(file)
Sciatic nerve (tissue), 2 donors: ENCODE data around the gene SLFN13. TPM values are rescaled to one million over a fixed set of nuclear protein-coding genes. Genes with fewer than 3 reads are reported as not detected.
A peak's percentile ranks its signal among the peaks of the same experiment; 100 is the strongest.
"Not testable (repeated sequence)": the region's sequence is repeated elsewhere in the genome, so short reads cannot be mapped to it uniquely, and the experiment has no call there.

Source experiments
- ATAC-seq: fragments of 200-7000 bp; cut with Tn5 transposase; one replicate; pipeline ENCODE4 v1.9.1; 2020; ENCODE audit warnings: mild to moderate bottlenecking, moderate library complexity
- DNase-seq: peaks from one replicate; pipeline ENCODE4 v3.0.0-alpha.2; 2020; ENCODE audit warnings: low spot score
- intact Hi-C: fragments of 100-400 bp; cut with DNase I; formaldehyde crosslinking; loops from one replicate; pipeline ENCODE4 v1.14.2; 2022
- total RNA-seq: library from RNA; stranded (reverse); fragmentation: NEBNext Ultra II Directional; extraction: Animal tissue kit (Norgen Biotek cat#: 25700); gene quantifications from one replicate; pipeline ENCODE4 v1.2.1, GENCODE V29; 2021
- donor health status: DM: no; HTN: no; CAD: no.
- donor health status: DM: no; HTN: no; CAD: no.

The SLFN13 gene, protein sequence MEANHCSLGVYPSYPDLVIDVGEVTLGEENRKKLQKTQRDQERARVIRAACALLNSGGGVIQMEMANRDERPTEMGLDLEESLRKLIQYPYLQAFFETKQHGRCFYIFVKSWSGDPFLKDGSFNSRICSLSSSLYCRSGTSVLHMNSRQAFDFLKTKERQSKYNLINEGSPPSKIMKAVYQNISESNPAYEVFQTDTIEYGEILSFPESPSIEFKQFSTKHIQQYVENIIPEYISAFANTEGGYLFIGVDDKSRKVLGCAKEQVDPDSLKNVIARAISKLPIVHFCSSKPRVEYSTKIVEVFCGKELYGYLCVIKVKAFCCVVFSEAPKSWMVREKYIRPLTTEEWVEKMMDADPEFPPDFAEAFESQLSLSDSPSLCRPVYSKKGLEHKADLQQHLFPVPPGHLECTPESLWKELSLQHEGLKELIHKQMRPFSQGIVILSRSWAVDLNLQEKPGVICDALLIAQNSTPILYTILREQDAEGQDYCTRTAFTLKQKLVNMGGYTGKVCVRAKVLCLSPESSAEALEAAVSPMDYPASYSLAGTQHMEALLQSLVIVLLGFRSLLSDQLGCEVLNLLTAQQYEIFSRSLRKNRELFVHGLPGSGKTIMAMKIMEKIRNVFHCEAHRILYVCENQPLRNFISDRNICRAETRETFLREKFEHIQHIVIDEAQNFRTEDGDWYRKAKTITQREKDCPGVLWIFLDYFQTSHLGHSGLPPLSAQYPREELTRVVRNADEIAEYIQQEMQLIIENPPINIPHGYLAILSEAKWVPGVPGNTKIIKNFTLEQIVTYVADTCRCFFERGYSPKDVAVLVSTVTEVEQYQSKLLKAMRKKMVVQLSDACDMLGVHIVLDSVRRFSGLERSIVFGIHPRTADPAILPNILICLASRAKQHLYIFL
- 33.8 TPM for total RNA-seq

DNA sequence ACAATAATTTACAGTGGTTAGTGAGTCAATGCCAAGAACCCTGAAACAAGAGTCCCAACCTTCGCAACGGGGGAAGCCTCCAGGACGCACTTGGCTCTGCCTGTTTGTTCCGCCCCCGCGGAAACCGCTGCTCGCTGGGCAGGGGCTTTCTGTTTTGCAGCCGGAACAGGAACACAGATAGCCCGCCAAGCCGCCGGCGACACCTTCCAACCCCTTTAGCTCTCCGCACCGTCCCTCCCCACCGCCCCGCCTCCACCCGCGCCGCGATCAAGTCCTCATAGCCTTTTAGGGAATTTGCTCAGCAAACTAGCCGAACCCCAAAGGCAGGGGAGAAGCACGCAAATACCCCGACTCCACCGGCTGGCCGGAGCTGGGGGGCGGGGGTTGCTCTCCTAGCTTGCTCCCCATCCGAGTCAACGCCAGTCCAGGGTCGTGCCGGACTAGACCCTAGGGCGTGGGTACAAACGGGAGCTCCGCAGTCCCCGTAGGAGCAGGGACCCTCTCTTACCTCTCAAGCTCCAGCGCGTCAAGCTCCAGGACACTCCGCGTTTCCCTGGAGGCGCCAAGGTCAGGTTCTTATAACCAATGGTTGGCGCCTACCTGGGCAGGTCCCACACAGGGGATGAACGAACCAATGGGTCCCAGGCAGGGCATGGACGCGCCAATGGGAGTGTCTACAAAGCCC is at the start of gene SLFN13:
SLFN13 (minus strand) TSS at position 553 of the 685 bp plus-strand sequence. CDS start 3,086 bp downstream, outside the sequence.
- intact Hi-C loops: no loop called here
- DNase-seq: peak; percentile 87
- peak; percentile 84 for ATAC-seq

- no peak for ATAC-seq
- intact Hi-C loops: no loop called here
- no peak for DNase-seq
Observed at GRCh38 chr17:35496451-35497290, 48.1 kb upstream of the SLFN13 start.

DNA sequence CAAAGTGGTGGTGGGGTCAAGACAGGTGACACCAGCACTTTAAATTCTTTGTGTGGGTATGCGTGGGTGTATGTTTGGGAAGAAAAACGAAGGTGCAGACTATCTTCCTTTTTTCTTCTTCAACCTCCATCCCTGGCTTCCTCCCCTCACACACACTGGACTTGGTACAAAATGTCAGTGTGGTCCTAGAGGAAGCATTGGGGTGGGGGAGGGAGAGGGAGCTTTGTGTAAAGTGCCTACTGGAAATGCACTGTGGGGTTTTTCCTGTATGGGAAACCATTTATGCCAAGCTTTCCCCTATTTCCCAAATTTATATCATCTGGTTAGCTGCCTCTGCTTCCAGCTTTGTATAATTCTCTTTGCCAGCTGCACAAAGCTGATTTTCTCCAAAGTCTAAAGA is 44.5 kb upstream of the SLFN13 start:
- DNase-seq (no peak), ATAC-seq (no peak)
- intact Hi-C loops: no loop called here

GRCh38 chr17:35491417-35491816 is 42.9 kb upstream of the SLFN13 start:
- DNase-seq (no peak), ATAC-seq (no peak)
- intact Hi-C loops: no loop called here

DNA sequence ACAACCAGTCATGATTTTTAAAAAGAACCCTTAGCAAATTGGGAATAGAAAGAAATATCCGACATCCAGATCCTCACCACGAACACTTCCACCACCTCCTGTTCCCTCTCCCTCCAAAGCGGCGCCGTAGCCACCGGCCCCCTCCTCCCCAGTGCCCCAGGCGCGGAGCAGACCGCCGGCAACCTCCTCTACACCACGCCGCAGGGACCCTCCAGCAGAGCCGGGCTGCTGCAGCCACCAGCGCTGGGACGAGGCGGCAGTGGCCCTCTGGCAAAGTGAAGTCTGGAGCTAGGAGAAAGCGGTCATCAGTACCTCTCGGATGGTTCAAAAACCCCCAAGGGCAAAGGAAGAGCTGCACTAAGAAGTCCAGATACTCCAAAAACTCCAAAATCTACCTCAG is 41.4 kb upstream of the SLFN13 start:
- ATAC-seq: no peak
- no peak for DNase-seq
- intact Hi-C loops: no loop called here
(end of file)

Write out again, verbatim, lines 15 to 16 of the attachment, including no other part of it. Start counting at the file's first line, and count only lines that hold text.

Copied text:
- intact Hi-C loops: no loop called here
- DNase-seq: peak; percentile 87